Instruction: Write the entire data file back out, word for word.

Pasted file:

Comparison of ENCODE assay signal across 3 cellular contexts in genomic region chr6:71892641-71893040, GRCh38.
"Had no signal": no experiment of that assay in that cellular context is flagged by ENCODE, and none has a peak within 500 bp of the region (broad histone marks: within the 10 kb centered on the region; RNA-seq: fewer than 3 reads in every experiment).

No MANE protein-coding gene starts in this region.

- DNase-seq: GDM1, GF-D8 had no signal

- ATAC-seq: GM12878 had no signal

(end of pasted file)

Comparison of ENCODE assay signal across 3 cellular contexts in genomic region chr6:71892641-71893040, GRCh38.
"Had no signal": no experiment of that assay in that cellular context is flagged by ENCODE, and none has a peak within 500 bp of the region (broad histone marks: within the 10 kb centered on the region; RNA-seq: fewer than 3 reads in every experiment).

No MANE protein-coding gene starts in this region.

- DNase-seq: GDM1, GF-D8 had no signal

- ATAC-seq: GM12878 had no signal